In the fall when the weather is nice, teams like to pass a lot, and the 4-3 defense is pretty good at limiting these passes. But in the winter when the weather turns cold, the wind comes up, and the football is cold and hard as a rock, teams like to run the ball. This can cause problems for a 4-3 defense.

If you cannot find four good down linemen, you're in trouble. You must find a way to disrupt the quarterback, so pretty soon you'll try what is called "blitzing," after the blitzkrieg strategy used very effectively by Hitler against the allied armies. In a blitz you will have one or two other players, linebackers or safeties most frequently, join with the down linemen in rushing in to get the quarterback. However, this is one or two fewer people to cover the receivers. A good quarterback will quickly find the receiver who is not covered because of the blitz and get the ball to him. Most often this receiver will be directly behind the blitzing defender, running into the area that the blitzer just left. If the quarterback sees a blitz coming, his first instinct is to throw the ball quickly right over the blitzer's head into the unprotected area. Because of this, it's common in football games to hear the phrase "Live by the blitz, die by the blitz." When a blitz works, the quarterback gets sacked and the offense looses ten or more yards. When the blitz fails, the quarterback often gets the ball to an uncovered receiver who then runs for a twenty yard or more gain.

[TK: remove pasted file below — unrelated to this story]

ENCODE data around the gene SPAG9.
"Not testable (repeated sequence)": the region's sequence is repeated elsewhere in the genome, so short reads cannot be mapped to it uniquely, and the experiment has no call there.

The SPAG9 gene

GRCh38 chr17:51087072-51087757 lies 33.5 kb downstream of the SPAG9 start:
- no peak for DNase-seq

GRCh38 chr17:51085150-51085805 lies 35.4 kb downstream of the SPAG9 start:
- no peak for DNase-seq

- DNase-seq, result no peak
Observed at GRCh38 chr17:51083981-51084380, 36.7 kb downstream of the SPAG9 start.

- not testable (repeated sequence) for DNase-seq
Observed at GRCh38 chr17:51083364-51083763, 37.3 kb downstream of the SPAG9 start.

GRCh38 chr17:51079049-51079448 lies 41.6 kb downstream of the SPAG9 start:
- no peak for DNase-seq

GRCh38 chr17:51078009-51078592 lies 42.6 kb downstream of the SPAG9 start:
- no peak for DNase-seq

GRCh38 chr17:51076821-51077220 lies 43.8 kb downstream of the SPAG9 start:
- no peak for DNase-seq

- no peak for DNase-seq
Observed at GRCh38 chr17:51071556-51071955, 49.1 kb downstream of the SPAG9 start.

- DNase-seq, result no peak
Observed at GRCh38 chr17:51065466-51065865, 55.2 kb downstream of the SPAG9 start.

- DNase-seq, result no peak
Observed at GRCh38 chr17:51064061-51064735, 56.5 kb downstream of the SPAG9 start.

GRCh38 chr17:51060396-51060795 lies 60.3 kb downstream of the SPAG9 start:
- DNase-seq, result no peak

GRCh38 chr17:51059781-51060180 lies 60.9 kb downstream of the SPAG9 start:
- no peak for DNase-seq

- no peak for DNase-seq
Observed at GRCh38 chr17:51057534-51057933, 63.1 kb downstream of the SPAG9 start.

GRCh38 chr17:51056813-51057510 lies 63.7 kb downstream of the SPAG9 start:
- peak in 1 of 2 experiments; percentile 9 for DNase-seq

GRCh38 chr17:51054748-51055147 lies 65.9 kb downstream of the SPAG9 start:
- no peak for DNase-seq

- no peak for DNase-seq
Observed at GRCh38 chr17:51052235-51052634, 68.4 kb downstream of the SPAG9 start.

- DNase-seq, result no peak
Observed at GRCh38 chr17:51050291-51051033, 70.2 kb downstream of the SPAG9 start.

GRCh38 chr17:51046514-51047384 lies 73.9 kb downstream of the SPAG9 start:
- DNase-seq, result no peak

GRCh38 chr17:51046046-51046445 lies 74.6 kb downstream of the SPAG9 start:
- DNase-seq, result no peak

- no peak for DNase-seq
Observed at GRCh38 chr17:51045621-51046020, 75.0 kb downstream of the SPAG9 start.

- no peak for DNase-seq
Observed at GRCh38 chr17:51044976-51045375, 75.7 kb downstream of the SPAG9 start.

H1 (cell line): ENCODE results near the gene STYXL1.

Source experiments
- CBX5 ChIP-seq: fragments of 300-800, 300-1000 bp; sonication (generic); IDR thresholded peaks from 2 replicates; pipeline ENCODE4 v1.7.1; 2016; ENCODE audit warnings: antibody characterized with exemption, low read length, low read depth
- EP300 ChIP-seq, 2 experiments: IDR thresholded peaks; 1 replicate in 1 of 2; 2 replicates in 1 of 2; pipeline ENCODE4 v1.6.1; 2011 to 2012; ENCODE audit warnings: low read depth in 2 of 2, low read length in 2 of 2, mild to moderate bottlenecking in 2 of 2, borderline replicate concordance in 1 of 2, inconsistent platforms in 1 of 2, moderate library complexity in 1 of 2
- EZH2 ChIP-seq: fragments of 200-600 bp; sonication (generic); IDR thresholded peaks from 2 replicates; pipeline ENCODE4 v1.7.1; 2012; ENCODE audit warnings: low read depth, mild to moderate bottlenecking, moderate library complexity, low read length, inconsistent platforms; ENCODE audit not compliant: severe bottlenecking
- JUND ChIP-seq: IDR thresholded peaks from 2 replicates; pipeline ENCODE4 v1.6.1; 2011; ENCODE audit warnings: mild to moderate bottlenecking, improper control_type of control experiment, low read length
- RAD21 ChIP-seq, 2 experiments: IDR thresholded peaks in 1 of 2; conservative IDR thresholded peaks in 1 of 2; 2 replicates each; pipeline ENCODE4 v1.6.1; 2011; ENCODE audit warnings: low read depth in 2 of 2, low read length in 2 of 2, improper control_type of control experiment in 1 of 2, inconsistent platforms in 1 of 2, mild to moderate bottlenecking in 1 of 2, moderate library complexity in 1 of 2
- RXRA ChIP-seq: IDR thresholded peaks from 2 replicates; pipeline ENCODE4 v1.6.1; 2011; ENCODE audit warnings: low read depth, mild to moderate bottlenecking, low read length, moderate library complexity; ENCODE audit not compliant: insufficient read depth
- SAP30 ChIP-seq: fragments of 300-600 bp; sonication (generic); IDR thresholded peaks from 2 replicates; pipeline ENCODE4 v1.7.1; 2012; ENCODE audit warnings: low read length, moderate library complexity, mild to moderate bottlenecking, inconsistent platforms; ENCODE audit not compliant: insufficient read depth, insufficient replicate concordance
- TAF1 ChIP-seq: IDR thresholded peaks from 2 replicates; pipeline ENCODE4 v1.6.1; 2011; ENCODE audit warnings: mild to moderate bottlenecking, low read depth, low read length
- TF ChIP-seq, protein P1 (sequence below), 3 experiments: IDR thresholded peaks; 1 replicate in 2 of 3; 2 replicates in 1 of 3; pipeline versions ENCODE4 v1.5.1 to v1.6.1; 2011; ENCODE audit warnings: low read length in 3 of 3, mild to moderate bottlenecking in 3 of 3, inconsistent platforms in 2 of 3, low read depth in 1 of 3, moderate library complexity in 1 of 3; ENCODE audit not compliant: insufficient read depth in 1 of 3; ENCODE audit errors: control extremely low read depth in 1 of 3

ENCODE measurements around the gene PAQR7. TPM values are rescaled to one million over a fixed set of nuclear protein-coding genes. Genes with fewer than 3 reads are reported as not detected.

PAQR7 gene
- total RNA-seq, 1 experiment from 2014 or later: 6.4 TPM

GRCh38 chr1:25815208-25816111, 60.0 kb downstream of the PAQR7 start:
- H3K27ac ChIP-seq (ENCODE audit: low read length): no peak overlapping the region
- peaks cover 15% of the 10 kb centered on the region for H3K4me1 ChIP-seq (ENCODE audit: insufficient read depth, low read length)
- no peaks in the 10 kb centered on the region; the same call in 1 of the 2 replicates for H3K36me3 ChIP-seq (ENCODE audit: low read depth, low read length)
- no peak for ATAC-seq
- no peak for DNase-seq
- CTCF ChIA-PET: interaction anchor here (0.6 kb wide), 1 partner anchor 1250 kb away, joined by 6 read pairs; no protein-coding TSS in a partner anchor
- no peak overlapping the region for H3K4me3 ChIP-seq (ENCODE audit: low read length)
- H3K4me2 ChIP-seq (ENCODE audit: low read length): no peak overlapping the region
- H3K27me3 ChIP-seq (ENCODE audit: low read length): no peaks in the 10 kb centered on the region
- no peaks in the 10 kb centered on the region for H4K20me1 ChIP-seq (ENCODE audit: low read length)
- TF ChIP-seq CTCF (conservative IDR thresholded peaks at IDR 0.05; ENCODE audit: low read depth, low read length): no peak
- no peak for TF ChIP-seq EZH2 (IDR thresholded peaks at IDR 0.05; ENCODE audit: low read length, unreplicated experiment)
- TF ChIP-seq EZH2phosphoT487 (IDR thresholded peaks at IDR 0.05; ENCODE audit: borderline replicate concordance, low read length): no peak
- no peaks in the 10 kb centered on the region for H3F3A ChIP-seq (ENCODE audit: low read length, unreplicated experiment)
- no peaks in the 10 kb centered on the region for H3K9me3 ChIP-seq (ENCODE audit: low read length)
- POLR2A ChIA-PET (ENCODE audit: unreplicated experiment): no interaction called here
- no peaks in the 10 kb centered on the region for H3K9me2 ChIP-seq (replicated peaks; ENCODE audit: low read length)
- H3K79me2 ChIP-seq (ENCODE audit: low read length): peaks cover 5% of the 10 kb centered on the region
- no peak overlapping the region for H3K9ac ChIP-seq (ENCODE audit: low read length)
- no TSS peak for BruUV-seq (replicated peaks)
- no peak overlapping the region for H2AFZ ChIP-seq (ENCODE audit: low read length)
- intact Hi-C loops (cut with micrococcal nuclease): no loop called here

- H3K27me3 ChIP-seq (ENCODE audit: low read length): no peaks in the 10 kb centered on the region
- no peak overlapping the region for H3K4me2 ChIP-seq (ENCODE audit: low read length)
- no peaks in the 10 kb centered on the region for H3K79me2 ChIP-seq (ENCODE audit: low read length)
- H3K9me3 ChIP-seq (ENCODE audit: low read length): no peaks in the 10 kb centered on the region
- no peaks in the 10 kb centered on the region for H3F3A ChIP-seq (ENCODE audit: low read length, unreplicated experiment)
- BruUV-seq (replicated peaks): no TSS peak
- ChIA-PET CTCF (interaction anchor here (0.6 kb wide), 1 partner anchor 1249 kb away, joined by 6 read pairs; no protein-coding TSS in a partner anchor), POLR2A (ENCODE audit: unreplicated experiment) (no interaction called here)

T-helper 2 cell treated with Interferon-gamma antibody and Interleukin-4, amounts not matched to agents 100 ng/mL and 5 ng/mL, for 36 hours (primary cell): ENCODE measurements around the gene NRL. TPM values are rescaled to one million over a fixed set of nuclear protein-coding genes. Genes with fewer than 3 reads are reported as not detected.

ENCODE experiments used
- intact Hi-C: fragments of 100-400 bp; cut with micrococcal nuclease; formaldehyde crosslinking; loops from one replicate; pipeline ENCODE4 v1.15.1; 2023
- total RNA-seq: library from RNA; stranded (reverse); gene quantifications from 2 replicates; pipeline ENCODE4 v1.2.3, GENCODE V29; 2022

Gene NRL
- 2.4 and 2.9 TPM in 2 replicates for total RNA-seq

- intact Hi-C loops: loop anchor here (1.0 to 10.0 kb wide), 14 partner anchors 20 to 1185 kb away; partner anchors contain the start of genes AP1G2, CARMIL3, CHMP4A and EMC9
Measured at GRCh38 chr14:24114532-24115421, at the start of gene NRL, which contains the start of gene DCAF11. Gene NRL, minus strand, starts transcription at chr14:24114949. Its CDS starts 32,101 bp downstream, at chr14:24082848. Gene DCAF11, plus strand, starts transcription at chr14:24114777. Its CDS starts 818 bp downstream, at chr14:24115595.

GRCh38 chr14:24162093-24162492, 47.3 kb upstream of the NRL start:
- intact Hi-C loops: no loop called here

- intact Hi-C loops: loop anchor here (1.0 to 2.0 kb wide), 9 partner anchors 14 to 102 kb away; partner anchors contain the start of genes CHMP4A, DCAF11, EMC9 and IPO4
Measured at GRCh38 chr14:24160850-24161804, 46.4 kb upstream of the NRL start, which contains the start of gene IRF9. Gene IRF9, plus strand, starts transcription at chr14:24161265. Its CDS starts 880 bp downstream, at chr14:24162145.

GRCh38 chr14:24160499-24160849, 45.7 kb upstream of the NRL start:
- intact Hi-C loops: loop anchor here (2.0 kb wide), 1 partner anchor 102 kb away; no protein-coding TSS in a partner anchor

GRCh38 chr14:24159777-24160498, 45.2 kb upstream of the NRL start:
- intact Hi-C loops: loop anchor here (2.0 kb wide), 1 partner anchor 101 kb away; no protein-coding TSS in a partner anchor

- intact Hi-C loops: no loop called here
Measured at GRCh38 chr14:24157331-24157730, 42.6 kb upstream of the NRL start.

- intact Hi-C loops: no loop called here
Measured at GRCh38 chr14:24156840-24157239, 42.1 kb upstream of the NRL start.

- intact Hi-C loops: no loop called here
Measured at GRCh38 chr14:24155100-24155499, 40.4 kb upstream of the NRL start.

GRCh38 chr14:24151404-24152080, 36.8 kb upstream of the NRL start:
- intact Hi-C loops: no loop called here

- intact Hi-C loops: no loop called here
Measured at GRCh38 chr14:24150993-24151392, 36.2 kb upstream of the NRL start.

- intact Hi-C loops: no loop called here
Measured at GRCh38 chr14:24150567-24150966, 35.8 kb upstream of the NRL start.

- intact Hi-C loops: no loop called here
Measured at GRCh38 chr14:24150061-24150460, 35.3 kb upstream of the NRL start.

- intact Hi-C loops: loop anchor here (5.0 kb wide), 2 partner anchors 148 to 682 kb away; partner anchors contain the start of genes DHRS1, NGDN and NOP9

It's very difficult to find two good, fast, 290 pound defensive ends to make your 4-3 work. If you do find them, they're worth $5m to $12M per year each. If you don't find them, you're in for a very long season of living and dying by the blitz. The best defenses have these guys and do very little blitzing.

The Basic 4-3 Defensive Alignment

Above is shown the "4-3 over" defensive alignment. The nose tack is lined up on the weak side of the center, and the 3 technique is lined up on the strong side between the guard and tackle. The defense is putting their power straight against the offensive line power. There's also a "4-3 under" alignment, also shown above. If the nose tackle moves over to the strong side of the center and the 3-technique moves to the outside shoulder of the weak side guard, we say they are in an "under" alignment. Now the strength of the defensive line is aimed at the weaker side of the offensive line. The "over" alignment is perhaps a bit better against the run, and the "under" alignment is perhaps a bit better against the pass. In the "under" alignment you have three defensive linemen facing the three weakside offensive linemen, so neither the 3-technique nor the defensive end can be double- teamed.

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Copyright © 2002-2005 Mark Lawrence. All rights reserved. Reproduction is strictly prohibited.
Email me, mark@calsci.com, with suggestions, additions, broken links.
Revised Friday, 09-Sep-2016 14:05:16 CDT

Neural Networks